|Our main business is not to see what lies dimly at a distance, but to do what lies clearly at hand. - Thomas Carlyle|
No. 210, 05 November 1991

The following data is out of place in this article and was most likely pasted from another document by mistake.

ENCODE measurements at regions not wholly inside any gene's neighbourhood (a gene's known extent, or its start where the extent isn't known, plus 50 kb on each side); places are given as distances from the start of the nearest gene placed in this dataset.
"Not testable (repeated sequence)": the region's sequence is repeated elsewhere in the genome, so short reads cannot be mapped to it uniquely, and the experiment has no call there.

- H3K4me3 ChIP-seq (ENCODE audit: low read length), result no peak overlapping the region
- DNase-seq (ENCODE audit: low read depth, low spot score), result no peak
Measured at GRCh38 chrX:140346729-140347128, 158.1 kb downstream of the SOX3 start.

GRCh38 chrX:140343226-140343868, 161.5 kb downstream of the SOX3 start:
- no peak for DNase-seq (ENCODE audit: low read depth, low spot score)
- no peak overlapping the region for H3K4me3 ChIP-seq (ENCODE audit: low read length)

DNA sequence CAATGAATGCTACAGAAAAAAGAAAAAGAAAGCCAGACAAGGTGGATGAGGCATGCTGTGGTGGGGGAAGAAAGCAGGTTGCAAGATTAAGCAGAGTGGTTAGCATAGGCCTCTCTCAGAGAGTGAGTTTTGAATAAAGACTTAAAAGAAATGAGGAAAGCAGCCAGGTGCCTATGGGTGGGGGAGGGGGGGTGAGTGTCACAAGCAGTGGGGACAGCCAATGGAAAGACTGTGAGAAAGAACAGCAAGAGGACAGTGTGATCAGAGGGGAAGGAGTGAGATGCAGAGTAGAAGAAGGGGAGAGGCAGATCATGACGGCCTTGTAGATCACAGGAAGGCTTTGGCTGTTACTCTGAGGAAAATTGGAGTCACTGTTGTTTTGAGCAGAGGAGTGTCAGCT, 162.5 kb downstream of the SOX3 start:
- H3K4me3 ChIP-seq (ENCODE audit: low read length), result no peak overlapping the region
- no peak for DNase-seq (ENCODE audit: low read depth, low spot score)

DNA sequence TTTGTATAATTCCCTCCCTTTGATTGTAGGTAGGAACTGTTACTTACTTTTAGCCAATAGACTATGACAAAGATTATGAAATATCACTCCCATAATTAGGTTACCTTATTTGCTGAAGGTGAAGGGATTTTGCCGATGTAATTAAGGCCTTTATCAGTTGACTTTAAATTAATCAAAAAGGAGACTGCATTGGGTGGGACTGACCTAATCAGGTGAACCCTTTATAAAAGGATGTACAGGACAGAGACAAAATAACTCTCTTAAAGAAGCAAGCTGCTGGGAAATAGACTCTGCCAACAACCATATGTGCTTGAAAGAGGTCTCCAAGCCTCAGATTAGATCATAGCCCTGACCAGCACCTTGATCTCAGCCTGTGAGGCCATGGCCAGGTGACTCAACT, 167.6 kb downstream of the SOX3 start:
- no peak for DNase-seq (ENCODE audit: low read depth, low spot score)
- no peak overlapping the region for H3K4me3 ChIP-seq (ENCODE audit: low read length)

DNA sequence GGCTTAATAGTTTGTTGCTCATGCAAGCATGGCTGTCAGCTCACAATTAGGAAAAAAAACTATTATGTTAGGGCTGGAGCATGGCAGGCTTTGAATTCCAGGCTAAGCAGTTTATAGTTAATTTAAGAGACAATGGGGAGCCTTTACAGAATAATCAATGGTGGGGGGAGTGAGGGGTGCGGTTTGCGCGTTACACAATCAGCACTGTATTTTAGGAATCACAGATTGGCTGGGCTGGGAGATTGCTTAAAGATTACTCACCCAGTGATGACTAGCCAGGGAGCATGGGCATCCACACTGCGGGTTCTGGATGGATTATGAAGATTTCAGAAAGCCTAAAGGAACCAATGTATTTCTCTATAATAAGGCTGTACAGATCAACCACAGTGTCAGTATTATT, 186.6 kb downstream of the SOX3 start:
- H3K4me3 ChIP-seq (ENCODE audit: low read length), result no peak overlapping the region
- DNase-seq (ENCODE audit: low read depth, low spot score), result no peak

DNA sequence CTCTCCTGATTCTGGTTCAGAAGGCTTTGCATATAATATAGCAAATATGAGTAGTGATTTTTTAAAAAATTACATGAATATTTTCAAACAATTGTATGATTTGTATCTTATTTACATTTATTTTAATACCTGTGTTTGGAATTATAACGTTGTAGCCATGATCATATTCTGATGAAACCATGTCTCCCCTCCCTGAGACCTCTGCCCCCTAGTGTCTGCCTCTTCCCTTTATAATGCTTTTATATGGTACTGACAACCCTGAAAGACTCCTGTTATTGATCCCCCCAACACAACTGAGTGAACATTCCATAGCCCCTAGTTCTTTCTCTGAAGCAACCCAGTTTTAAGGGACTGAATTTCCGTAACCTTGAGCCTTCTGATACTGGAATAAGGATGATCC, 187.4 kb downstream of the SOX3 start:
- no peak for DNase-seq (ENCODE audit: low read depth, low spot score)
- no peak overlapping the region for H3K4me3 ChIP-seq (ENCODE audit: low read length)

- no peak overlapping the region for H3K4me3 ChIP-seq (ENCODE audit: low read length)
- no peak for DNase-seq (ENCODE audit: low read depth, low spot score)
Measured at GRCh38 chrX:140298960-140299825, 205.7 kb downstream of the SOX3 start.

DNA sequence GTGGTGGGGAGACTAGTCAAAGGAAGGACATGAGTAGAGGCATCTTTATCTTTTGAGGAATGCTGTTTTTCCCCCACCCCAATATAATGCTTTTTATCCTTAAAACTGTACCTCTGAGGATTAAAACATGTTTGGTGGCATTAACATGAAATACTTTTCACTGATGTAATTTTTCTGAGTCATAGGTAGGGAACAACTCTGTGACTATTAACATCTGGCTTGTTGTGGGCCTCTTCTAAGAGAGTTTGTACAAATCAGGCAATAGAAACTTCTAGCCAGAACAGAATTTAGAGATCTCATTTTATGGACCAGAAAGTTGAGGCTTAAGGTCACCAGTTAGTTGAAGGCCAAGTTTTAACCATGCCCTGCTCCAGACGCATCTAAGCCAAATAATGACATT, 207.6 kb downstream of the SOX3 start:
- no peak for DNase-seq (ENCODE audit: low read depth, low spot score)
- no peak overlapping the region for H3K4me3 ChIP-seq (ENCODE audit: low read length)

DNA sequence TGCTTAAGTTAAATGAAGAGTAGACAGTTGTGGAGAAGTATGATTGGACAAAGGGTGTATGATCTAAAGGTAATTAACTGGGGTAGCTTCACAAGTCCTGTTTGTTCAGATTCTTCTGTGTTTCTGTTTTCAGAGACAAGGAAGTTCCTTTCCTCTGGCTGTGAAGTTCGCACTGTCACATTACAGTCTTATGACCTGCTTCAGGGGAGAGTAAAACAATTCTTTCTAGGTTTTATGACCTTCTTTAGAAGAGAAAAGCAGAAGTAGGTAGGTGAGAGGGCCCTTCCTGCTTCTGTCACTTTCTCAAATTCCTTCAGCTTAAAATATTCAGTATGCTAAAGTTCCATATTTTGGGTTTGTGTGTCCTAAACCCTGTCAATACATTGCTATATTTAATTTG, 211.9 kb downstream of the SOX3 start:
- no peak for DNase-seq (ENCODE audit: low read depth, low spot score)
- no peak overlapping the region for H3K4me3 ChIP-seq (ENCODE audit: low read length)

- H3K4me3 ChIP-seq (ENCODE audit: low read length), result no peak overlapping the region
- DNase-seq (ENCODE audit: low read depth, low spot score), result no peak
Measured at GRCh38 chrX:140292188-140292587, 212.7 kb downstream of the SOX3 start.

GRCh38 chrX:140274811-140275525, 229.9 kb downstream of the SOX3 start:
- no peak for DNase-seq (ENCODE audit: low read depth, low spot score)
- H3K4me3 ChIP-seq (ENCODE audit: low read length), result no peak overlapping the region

USSR--ALL-UNION TOPICS AND RSFSR GORBACHEV CRITICIZES YELTSIN'S PLAN. USSR President Mikhail Gorbachev criticized Yeltsin's radical economic plan for its failure to support the poor part of the Soviet population. In his address to the USSR State Council, Gorbachev said that lifting restrictions on prices was impossible without taking other measures, such as dismantling state monopolies and adopting incentives to boost production. Gorbachev also criticized leaders of the republics for failing to take advantage of the "political capital" they gained after the putsch and faulted them for now pushing further towards disintegration of the country rather than trying to save it, TASS reported November 5. (Alexander Rahr) ECONOMIC COMMUNITY TO BE EXPEDITED. On November 4, the USSR State Council told Grigorii Yavlinsky to speed up the formation of the Economic Community, TASS reported that day. The Council gave him one week to provide written proposals for implementing 22 accords discussed by the 12 republics on October 18 in Alma-Ata. Yavlinsky told the meeting that major differences still remain between republican and union leaders on basic issues. He said that some republics continue mistakenly to believe that bilateral agreements can substitute for an economic community treaty. (Keith Bush) SILAEV ON NEW CENTRAL GOVERNMENT. The head of the Interstate Economic Committee (MEK), Ivan Silaev, outlined the structure of his institution at the meeting of the USSR State Council, TASS said November 4. Silaev said MEK will be subordinated to an Assembly of leaders of governments of the republics which signed the Economic Union. The MEK will consist of 5 major sectors and 15 departments, and departments will take over the role of the former ministries, Silaev said. He reiterated that by November 15, 80 all-union ministries will be abolished. The MEK will retain control over communications, industrial safety regulations, power and atomic energy. (Alexander Rahr) DEMONSTRATION IN DEFENSE OF PUTSCHISTS. Some fifty friends and relatives of the arrested members of the GKChP demonstrated near the prison where the putschists are being held, "Vesti" reported November 4. "Vesti" said several such demonstrations have already taken place. (Vera Tolz) USSR TO BUIILD NEW BLACK SEA NAVAL BASE. The Soviet Navy will build a new base at the Black Sea in Krasnodar krai because its former base in Sevastopol is now under Ukrainian jurisdiction, TASS reported November 4. (Suzanne Crow) USSR SUPREME SOVIET PASSES FIRST LAW. The two chambers of the revamped USSR Supreme Soviet passed their first law--on amnesty for those evading military service, TASS reported November 1. The bill, presented by Gorbachev, was uncontroversial, and its passage does not necessarily demonstrate the viability of the new parliament. (Ann Sheehy) MOSCOW AUTHORITIES BAN NOVEMBER 7 RED SQUARE DEMO. The Moscow city authorities have rejected a request by Communist and workers' organizations to mark the anniversary of the October Revolution with a demonstration on Red Square, TASS reported November 1. The military parade that traditionally was held in the square on that day has already been cancelled and there are, of course, no Communist Party slogans this year to mark the anniversary. City authorities have told the groups they must hold their planned demonstration in the evening, outside Moscow's ring road. (Elizabeth Teague) MORE ON FINANCIAL OPERATIONS OF THE CPSU. More than 5 billion rubles and $14 million, previously belonging to the CPSU, were confiscated during the past month in various Soviet banks and organizations, "TV Inform" reported November 4. The same day, "Vesti" reported that the RSFSR procurator's office had initiated a criminal investigation against the CPSU leadership in connection with the illegal export of money abroad. (Vera Tolz) MOSCOW FACES HIGH WHITE-COLLAR UNEMPLOYMENT. Boris Yeltsin's threat to abolish 80 USSR ministries and departments by mid-November will exacerbate Moscow's already high white-collar unemployment. Some 85% of Moscow's job vacancies are for blue-collar workers, whereas 90% of the capital's unemployed are white-collar, many of whom will not even consider taking a blue-collar job. To cope with rising unemployment Moscow intends, as of January 1, 1992, to exact a new tax of one percent of base salary on every working person. The tax will mean that those with jobs, many of whom are blue-collar, will be supporting those without jobs, most of whom are white-collar. (Elizabeth Teague) FEMALE UNEMPLOYMENT RISING. Moscow's growing army of unemployed is not only 90% white-collar; but also 90% female, up 10% since this summer, when registration first began. The director of the Moscow Employment Center, Igor Zaslavsky, told Izvestia on October 30 that three-quarters of Moscow's unemployed have higher education. But he blamed the USSR's system of technical training for the fact that Moscow is experiencing a growing shortage of skilled manual labor. (Elizabeth Teague) COST OF LIVING RISING IN MOSCOW. Zaslavsky said that, on average, Moscow's unemployed are receiving 266 rubles in monthly benefit. But he noted that some sources [he seemed to have in mind the official Russian trade unions] are saying that the minimum sum necessary to live on in the capital is now over 500 rubles. (Elizabeth Teague) GAIDAR'S PRESCRIPTION. Yegor Gaidar, the head of the Institute for Economic Policy, who is tipped to become the senior economic minister in Yeltsin's new government, is quoted by the BBC and The Financial Times (November 4) as saying he believes that the Union is finished and Russia must treat all other republics as sovereign states, charging them hard currency for its exports. The Russian Bank should be transformed into a central bank issuing a Russian currency and that it should assume responsibility for the total Soviet foreign debt, as it is the only republic with appreciable hard currency earnings capability. (Keith Bush) YELTSIN ON ARMS SALES, EXPORTS TO CUBA. Yeltsin was quoted by TASS October 31 as saying the Russian military-industrial enterprises should earn money by exporting weapons to such countries as India. He added that he received a letter from Fidel Castro in which the Cuban leader agreed to buy oil and grain from Russia at world market prices. (Alexander Rahr) FOOD SHORTAGES IN MOSCOW AND YEKATERINBURG. The Moscow city government has decided to limit bread sales because of shortages in some parts of the city. A city government press spokesman told USSR Radio November 4 that customers will be limited to about two kilograms a day. The chairman of Yekaterinburg's regional administration has written to Yeltsin asking for special powers to cope with food shortages and requesting that the city be permitted to make foreign sales of weapons and rare metals to buy food. (Keith Bush) FOOD AND FEED ON THE WAY. Canada is to ship four million tons of grain to the Soviet Union by February, 1992, Western agencies reported November 1. Credit for the purchase in addition to some humanitarian aid will be extended. Saudi Arabia is considering sending most of its surplus stocks of 3-4 million tons of wheat to the Soviet Union, Western agencies reported October 31. France agreed on October 31 to barter meat andcereals in exchange for Soviet oil and gas, The Washington Post reported November 1. And Hungary will sell the Soviet Union half a million tons of feed, according to Interfax of October 31. (Keith Bush) THREATENED STRIKE CALLED OFF. The Independent Russian Trade Unions' Federation has called off a republic-wide strike scheduled for November 13, Interfax said November 1. A telephone poll of union representatives from 77 regions of the republic determined that the union's main demands had been met, including rules for privatizing state property and housing, and the publication of a program aimed at solving Russia's crisis. (Keith Bush) US-SOVIET TV COMMITTEE. "TV Inform" reported November 4 the creation of a committee consisting of Soviet and American TV experts aimed at improving the quality of central Soviet TV, especially its news programs. "TV Inform" quoted American participants as praising the variety of subjects currently covered by central Soviet TV news programs, but also calling for more attention to interethnic conflicts in various parts of the former Soviet Union. (Vera Tolz) TWO SOVIET TELECOM DEALS. Cable and Wireless PLC of Britain has signed agreements for equal partnership joint ventures with Soviet telecommunications firms in the Soviet Far East. The London-based company claims telephone, fax and data communications services will start operating early next year in the city of Nakhodka and the island of Sakhalin, a Western agency report November 4. (Vera Tolz) MOVEMENT "COMMUNISTS FOR CIVIL RIGHTS" HOLDS CONFERENCE. Another grass-roots organization of Communists was set up in St. Petersburg, Radio Moscow-1 reported November 4. At its November 4 press conference, "Communists for Civil Rights," led by former member of the CPSU CC and a deputy of the St. Petersburg City Council, Evgenii Krasnitsky, called for the recreation of the RSFSR CP. The movement unites former unorthodox Marxist Roy Medvedev and orthodox Bolshevik Nina Andreeva. (Vera Tolz) RSFSR CONGRESS ON MINORITIES, UNITY. On November 2 the RSFSR Congress of People's Deputies adopted an appeal to the parliaments of the other 14 erstwhile Union republics to speed up the conclusion of bilateral treaties guaranteeing the rights of minorities originating from the RSFSR, TASS reported November 2. It also issued an appeal to the citizens of Ukraine, Belorussia, and Russia appealing for the unity of the Slav republics and asked the RSFSR Supreme Soviet to adopt a law ensuring the territorial integrity of the RSFSR. (Ann Sheehy) CHECHEN-INGUSH ELECTIONS POSTPONED. Teleinform said November 4 the official elections of a new Chechen-Ingush Supreme Soviet and the referendum on whether Checheno-Ingushetia should be divided into two republics will now be held on December 8 instead of November 17. (Ann Sheehy) CONSERVATIVES IN ROSTOV OBLAST HOPED TO PLAY "COSSACK" CARD. According to Komsomol'skaya pravda of October 26, the conservative majority in the Rostov Oblast soviet have been staging a comeback. Democratic deputies only prevented the reinstatement of the former chairman of the soviet Leonid Ivanchenko, who had been removed for supporting the coup, by walking out and depriving the session of a quorum. The newspaper says this action also prevented an even more serious threat, namely the implementation of a plan to declare the oblast a Don Cossack republic with Ivanchenko as ataman, and thus separate the territory from democratic Russia. (Ann Sheehy) POST OF PRESIDENT OF KALMYKIA REMAINS VACANT. The repeat elections for the post of president of Kalmykia on November 3 resulted in neither candidate obtaining a majority, TASS reported November 4. The present premier of Kalmykia got 45.3% of the votes, and the chairman of the supreme soviet 40.4%. At the next session of the supreme soviet deputies will have to decide whether to hold another vote or drop the matter. (Ann Sheehy) SOVEREIGNTY ASPIRATIONS OF KORYAKS AROUSE OPPOSITION. A session of the Koryak okrug soviet has decided that the Koryak autonomous okrug should secede from Kamchatka Oblast and be a republic in the RSFSR, Moscow radio reported November 3. The decision is said to have provoked an ambivalent reaction from the inhabitants of the peninsula. (Ann Sheehy) KARIMOV ELECTED CHAIRMAN OF POPULAR-DEMOCRATIC PARTY OF UZBEKISTAN. The Popular-Democratic Party of Uzbekistan, the successor to the Uzbek Communist party, held its constituent congress on November 1 and elected Uzbek president and former Communist party first secretary Islam Karimov chairman, "Inform-TV" reported November 1. The party is said to have over 350,000 members, of whom 300,000 are former Communists. (Ann Sheehy) 17 ECOLOGICAL DISASTER ZONES IN THE USSR. A study by the USSR Academy of Sciences' Geographical Institute, published in the latest edition of Moscow News, cites 17 "ecological disaster zones" throughout the former Soviet Union, TASS reported October 31. Chernobyl, the cities of Moscow and St. Petersburg, the Donbass and Kuzbass coal mining centers, and industrial areas in the Urals and in Azerbaijan are on the list. The study found that 20% of the Soviet population and 40% of the urban population live in badly polluted regions. (Jean Riollot/ Keith Bush) HEALTH OF SOVIET CHILDREN CALLED "CATASTROPHIC." The director of the All-Union Center for Hygiene and the Prevention of Children's Diseases, Galina Serdyukovskaya, has called the state of children's health in the Soviet Union "catastrophic." Interviewed in the latest edition of Argumenty i fakty, Serdyukovskaya said that 90% of all children suffered vitamin deficiency last year because of food shortages and high prices. Fewer than one in ten school children showed normal physical development and only about 15% of Soviet Army conscripts could be considered healthy. Up to 35% of children had chronic illnesses and 45% showed abnormalities that could develop into serious illnesses. (Keith Bush) ATAT'YANA KORYAGINA ON BLACK MARKET. Vast quantities of consumer goods produced in the Soviet Union never made it to stores because they were hidden in black-market depots throughout the USSR, economist Tat'tyana Koryagina claimed in Sovetskaya Rossia, October 31. The "black-marketeers" even exported goods to Eastern Europe, Koryagina, a former Gosplan employee said. Such practices led to the destruction of the Soviet economy. (Victor Yasmann) USSR-OTHER REPUBLICS KIEV ADOPTS LAW ON NATIONAL GUARD. On November 4, as reported by Radio Kiev and news agencies, the Ukrainian Supreme Soviet gave final approval to laws creating a national guard, border troops, and defining the state border. The national guard will consist of approximately 30,000 citizens of Ukraine and will initially be drawn from troops of the Soviet Interior Ministry. Its duties will include protection of Ukraine's sovereignty and territorial integrity as well as protection of the president, embassies, and government buildings. Members will enjoy medical and housing benefits and will have first priority in gaining entrance to Ukraine's higher military schools. (Kathy Mihalisko) FOKIN ON RUSSIAN PRICE REFORM. Boris Yeltsin's recently proposed economic reform package for the RSFSR, which would include the freeing of prices, is being widely discussed in Ukraine. Prime Minister Vitold Fokin told Radio Kiev on November 2 that price liberalization in Russia would put Ukraine in a complicated position. (Kathy Mihalisko) UKRAINIAN INDEPENDENCE POLL. An opinion poll conducted in various parts of Ukraine continues to show that a majority of the population is expected to support the August 24 declaration of Ukrainian independence, Radio Kiev reported November 4. The highest positive responses, as expected, were in Western Ukraine. In Lvov Oblast 86% supported independence and in Ternopil' 92%. But 83% in Odessa Oblast also favored independence. In Donetsk the result was 65%, Zakarpattya 76%, Kiev 88%, Crimea 53%, Chernivtsi 76%, and Chernihiv 60%. (Roman Solchanyk) MORE ON CONFEDERATION OF MOUNTAIN PEOPLES. A Kabardian, Yuri Shanibov, was elected president of the confederation of mountain peoples of the Caucasus, set up by the Third Congress of the Mountain Peoples of the Caucasus on November3, "Vesti" reported November 4. The Chechen, Yusup Soslambekov, a deputy chairman of the rebel Executive Committee of OKChN, was chosen as chairman of the Caucasian parliament, which includes three representatives of the 14 peoples signing the treaty. He also heads the Defense Committee of the Caucasus. The congress came out unambiguously for the independence of the peoples of the North Caucasus and Abkhazia, and gave its support to the Chechen "revolution." (Ann Sheehy) MOLDAVIA TO INTRODUCE OWN MILITARY DRAFT. Moldavia's Higher Security Council, chaired by President Mircea Snegur, resolved at a session November 1 to introduce a republican military draft in order to raise troops for Moldavia's Ministry of Internal Affairs and the border guard. (The draft into the planned "national army" is being handled separately.) The Council also decided to create military training centers for draftees and for Moldavian reservists, Moldovapres reported that day. It also mandated Snegur to issue a presidential decree on the disposition of USSR military assets located in Moldavia, apparently intending to claim republican jurisdiction over those assets. The Council also resolved to institute a special commission to negotiate with the USSR over these issues. (Vladimir Socor) MOLDAVIAN POPULAR FRONT CALLS FOR REUNIFICATION WITH ROMANIA. A rally by some 10,000 supporters of the Moldavian Popular Front, held in Kishinev on November 3 and addressed by the Front's leaders, demanded reunification with Romania and the immediate introduction in Moldavia of the Romanian currency lei in place or the ruble, AFP, TASS, and Radio Bucharest reported that day. The participants also denounced Snegur for opposing reunification with Romania. Snegur has recently insisted that an overwhelming majority of Moldavians oppose reunification. (Vladimir Socor) MOLDAVIA PREPARED TO RETALIATE AGAINST RSFSR'S "ECONOMIC WARFARE." In the second part of his interview with AFP, released by Moldovapres November 1 (see Daily Report, November 4), Moldavian First Vice Prime Minister Constantin Tampiza denounced the RSFSR's threats to charge world prices in hard currency for its fuel and energy exports to republics not joining the economic union. Accusing the RSFSR of resorting to "economic warfare," Tampiza said that Moldavia can retaliate by asking for world prices and hard currency for its agricultural exports to the RSFSR and also for the labor of the many thousands of Moldavians employed on contract in Siberia and the Far North. (Vladimir Socor) ROMANIA OPTS FOR SOVIET OVER MOLDAVIAN CONSULATE. A new General Consulate of the USSR opened November 1 in the city of Iasi, capital of Romania's rump province of Moldavia, near Romania's border with the USSR. The consulate is headed by a diplomat from Moldavia but is subordinated to the USSR Ministry of Foreign Affairs. The decision is bound to disappoint Kishinev which had for nearly two years insisted that the consulate represent Moldavia and not the USSR. After procrastinating, Bucharest seems finally to have bowed to countervailing pressure from Moscow. (Vladimir Socor) BALTIC STATES PARATROOPERS NOT LEAVING YET. There has been no movement of paratrooper units based in Voru and Viljandi in Estonia, BNS reported on November 4. Paevaleht, quoting Krasnaya zvezda, had reported plans to begin moving the units on November 3. (Riina Kionka) SCHLUETER IN ESTONIA. Danish Prime Minister Paul Schlueter begins a two-day official visit to Estonia on November 5, Western agencies reported. Schlueter is set to meet his Estonian counterpart, Edgar Savisaar, who visited Denmark six weeks ago. A Danish transportation delegation is also scheduled to arrive in Tallinn November 5 to assess Estonia's transportation needs and make recommendations on modernizing the system. (Riina Kionka) LATVIA PREPARES FOR TALKS WITH RSFSR. On November 5, the Latvian Supreme Council approved the composition of the delegation for talks with the RSFSR, according to Radio Riga. Talks are to deal with economic cooperation, minority rights, military issues and other topics. The 22-member delegation includes 9 deputies, among them Janis Dinevics. The legislators feel that, given the instability in the USSR, Latvia must hold parallel talks both with Russia and the USSR. The go-ahead for the talks, which may start November 10, was apparently given by RSFSR President Boris Yeltsin when he telephoned Latvian Supreme Council Chairman Anatolijs Gorbunovs on October 29.(Dzintra Bungs) LATVIAN-SOUTH AFRICAN COOPERATION DISCUSSED. After visiting Estonia, South African Foreign Minister Pik Botha spent November 3 and 4 in Latvia discussing economic cooperation and the establishment of diplomatic relations. According to Radio Riga of that day, Botha said Latvia was in the process of liberating itself from its communist past and that what it needs now is economic and political stability. (Dzintra Bungs) CITIZENS' CONGRESS AGAINST PARLIAMENT'S CITIZENSHIP CONCEPT. At its extraordinary session on November 2, the Latvian Citizens' Congress denounced a resolution setting forth guidelines for citizenship and naturalization in Latvia that was adopted by the Supreme Council on October 15. According to a BNS dispatch of November 2, the congress rejected the norms for naturalization and criticized the parliament's concept as legalizing the status of Soviet "colonists" in Latvia. The congress also announced that it is the only body having legal authority to start a registry of Latvia's citizens. The participants also decided that it was impossible to try to work together with the Supreme Council. (Dzintra Bungs) LATVIANS CRITICIZE TRAVEL RESTRICTION TO POLAND. Latvian Supreme Council deputies Linards Mucins, Valdis Birkavs, and Andrejs Pantelejevs told Diena of November 1 that the Latvian government's decision of October 29 to impose wide-ranging restrictions on travel to Poland was undemocratic and contrary to the spirit of the CSCE accords signed by Latvian representatives earlier that month in Helsinki. Pantelejevs said that the Supreme Council should see that the decision is revoked. Deputy Prime Minister Ilmars Bisers said that the restrictions are temporary and were coordinated with Lithuania to limit irregular commercial activities with Poland. (Dzintra Bungs)